Leadership is defined as someone who provides guidance or direction to a group. The importance of leadership facilitates the basic functions of those who are meant to follow. This pertains to the Public administration aspect of criminal justice in regards to those supervisors who are put in the position of power to lead, guide, and motivate those who are not only under them, but those who are around them. Police Leadership is very important now days as it resorts to today’s community policing and how each officer, even if they are a patrol officer, “every officer is a leader”. It is because of different models put in place that have failed or succeeded along with contemporary issues, that the role of Police Leadership and its importance plays a great stake in today’s policing and police administration. Some of the key elements of leadership have to do with knowledge and education, different mindsets, ability to change, and training. When a simple question of whether a leader is born or made, it is the answer of two-thirds of a group that say leaders are made. Most back up their answer with made through training, and experience in the certain field. Leaders as it relates in policing have the mindset that the leadership quality is something that is built into the character of an officer as early as their training in the police academy. With time being a distinct factor, the longer one waits to be promoted into such a role can have catastrophic consequences. The consequences can result from that individual waiting and in that time burning bridges with co-workers and those within the community as well. Different aspects come into play when dealing with leadership. The different situations of employees is one of the most compelling and strenuous trait to deal with. Some believe that it is easier and better to take an individual with a poor performance and give them a decent review so it doesn’t generate any whistle blowing. It is the result of such leadership studies...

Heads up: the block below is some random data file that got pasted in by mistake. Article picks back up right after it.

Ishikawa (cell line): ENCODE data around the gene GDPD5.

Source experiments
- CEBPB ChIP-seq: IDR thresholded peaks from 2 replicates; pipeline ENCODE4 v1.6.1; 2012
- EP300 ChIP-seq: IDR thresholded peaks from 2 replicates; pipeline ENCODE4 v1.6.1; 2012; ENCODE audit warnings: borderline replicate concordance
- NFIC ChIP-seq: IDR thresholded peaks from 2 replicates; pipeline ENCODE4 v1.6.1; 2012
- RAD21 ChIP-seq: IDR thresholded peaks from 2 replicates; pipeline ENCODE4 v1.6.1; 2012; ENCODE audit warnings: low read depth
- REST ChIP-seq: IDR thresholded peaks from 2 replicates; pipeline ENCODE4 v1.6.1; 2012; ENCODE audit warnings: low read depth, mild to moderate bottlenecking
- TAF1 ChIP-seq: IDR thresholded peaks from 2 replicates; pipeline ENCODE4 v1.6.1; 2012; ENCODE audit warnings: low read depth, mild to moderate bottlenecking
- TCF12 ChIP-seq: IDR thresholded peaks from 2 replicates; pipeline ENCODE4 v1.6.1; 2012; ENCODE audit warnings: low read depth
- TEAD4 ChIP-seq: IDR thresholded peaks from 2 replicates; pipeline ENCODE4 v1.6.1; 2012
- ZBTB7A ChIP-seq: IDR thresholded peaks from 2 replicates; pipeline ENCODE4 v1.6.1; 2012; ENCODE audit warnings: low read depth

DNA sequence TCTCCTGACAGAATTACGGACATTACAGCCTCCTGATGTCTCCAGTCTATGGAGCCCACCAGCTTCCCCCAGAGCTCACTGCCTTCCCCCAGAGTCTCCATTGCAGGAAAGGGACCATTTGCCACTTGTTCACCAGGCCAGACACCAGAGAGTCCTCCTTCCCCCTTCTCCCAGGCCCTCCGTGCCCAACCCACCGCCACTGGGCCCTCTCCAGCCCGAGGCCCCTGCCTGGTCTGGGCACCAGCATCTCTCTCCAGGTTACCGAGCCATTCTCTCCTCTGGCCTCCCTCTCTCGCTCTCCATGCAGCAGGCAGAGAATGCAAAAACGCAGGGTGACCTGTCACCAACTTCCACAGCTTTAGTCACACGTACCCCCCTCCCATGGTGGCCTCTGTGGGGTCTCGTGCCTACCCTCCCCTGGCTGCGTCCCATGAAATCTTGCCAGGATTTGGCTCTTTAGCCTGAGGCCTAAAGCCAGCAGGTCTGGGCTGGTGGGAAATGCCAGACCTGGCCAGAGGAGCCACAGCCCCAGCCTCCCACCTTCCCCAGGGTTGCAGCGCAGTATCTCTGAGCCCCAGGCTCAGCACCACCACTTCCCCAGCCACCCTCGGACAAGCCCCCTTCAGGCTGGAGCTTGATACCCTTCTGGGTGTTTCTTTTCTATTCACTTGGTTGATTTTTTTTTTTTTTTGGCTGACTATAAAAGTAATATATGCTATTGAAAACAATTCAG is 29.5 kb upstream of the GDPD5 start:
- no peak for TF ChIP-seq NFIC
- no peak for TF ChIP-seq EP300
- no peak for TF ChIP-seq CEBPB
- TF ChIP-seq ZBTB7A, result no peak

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Schafer, J. A. (2009). Developing effective leadership in policing: Perils, pitfalls, and paths forward. Policing, 32(2), 238-260. doi:10.1108/13639510910958163
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